However, by the time Europeans came in the 15th century, these cities had already been abandoned. Modern research now pins the failure of this civilized society on climate change. The rains which sustained the corn crops for hundreds of years dried up, and by 1350 AD the region faced profound drought that lasted up to 500 years.
Climate change and crop failures led to destabilization of society and government. Current archeology points to construction of palisades, burned villages, and skeletal injuries consistent with warfare beginning around 1250 AD. Scientists are reluctant to blame the entire collapse on climate change, but rather that climate change was probably one of a series of problems that brought down this remarkable American civilization.
The vast majority of scientists today concur that climate change is real. Something on the order of 97% of recently published peer-reviewed empirical studies support this. Admittedly, there is less concurrence regarding the impact of human factors, such as CO2 emissions, but the majority of scientists still seem to agree that at the very least, human intervention has probably accelerated existing trends. That said, speaking as an economist, this all has implications for societal change which must be addressed in an organized, cogent manner.
OK, OK, OK — we get it. The stock market has been the “place to be” the past few months. Actually, it’s been a great place the past few years. You may not realize it, but 2016 was the first year in the past 6 that the S&P 500 did NOT turn in a double-digit return. That said, the S&P came in at 9.4% for the year, and that’s nothing to sneeze at. The Nasdaq turned in 7.5%, also a decent number.
So, comparatively speaking, how were the returns in Real Estate? Two of the best markers for that are indices produced by the National Association of Real Estate Investment Trusts (NAREIT) and the National Council of Real Estate Investment Fiduciaries (NCREIF). NAREIT is made up of 167 publicly traded equity REITs and 34 mortgage REITs (for our purposes, we’re only interested in the equity side). These have a total market capitalization of slightly over $1 Trillion. NCREIF is an index of non-securitized commercial properties, generally owned by tax-exempt institutions, and totals slightly over $500 Billion in value. Both indices do a pretty good job of benchmarking commercial real estate returns.
For 2016, the NAREIT index came in at 8.63%, or slightly above the NASDAQ and slightly below the S&P. The NCREIF index came in at 7.97%, also not a shabby number. Because of the nature of the NCREIF index, it’s not quite as granular as the NAREIT index, and only reports quarterly.
However, NAREIT reports monthly, and also gives us some return numbers on a sector basis. This can be very telling, because it reminds that an equally weighted REIT portfolio may be inferior to one more carefully chosen. Year to date, the NAREIT index has come in at 4.19%, which is somewhat below the S&P’s 6.68%. However, some sectors such as timber, specialty, and single family homes have turned in double-digit returns already this year, and data centers, infrastructure, and manufactured homes have also bested the S&P. On the other hand, shopping are actually turning in negative returns thus-far this year (notably, regional malls came in negative for 2016). The industrial sector has turned negative in 2017, but enjoyed the top returns of all sectors in 2016, at 30.72% for the year. Lodging/resorts is also negative thus-far in 2017, and also turned in significant positive returns in 2016 at 24.34%.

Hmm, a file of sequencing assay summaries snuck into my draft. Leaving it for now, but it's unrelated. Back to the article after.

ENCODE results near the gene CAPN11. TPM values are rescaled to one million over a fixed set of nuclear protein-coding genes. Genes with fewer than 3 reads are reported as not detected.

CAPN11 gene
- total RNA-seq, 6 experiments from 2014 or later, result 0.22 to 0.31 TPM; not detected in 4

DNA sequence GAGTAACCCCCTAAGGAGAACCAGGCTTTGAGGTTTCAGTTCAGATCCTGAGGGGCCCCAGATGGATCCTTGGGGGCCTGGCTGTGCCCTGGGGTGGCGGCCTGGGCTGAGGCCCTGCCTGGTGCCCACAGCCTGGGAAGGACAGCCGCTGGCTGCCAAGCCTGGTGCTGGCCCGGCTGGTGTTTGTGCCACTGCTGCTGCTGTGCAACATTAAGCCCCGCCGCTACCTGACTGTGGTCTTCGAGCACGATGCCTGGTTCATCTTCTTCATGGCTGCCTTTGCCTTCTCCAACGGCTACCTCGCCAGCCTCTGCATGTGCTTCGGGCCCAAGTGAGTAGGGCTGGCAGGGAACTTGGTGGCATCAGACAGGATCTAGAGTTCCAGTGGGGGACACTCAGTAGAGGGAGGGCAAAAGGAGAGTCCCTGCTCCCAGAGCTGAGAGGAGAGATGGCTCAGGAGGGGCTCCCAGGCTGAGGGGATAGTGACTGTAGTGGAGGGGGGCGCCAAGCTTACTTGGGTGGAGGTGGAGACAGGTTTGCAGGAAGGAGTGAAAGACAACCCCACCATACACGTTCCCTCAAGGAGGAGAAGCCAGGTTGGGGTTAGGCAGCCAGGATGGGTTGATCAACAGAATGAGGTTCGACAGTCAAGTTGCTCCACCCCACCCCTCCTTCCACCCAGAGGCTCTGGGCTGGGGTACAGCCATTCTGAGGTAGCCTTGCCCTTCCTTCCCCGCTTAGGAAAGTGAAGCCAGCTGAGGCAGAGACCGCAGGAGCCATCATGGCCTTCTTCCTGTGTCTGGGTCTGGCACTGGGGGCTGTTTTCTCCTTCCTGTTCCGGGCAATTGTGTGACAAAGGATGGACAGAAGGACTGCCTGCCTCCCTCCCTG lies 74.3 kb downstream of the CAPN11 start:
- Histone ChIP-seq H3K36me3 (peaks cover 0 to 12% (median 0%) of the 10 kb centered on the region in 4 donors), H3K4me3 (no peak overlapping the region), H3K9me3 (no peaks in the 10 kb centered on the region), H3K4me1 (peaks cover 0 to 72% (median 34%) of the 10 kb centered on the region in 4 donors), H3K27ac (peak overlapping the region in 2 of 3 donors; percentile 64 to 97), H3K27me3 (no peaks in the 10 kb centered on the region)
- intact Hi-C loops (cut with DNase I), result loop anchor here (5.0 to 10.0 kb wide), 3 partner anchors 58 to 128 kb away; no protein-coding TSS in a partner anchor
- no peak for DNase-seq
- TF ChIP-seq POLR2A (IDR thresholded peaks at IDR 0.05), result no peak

As always, this is not a recommendation or solicitation to purchase any particular investment, and prior returns are not indicative of what may happen tomorrow. This is just a blog — nothing more than that.
Paul Krugman and I don’t necessarily agree on everything, either in politics or economics, but I respect his research (and yes, envy his Nobel Prize). That said, he has an insightful piece on his blog about The Donald’s economic projections, which both Paul and I find probably untenable. I encourage you to read it here.
In short, The Donald projects 3% to 3.5% GDP growth throughout his tenure in the White House. Under Reagan, it was at the lower end of this scale, and under Clinton it hit 3.7%. Remember that both of those presidents inherited crappy economies, and so a pendulum bounce in GDP would have been expected. The Donald is inheriting a healthy overall economy (admittedly, with pockets of problems). As such, growth in the 2+% range is more likely. So why are they projecting such glossy numbers? In short, they back into what they need to say in order to fit their rosy projections.
I would note that the Chair of the Council of Economic Advisors sits vacant as of this writing, with no nominee in the offing. This Council serves the president, among other ways, by putting a reasonableness test on just such projections. Truly excellent economists have served on this Council thru the years, from all sides of the economic spectrum (and yes, there are more than two). In the absence of trained, academic economists in this role, these projections are left up to whim.
Unlike Paul K, I have some hope that Paul Ryan may be a voice of sanity here. He seems to understand that balance sheets need to balance. Let’s see how that works out.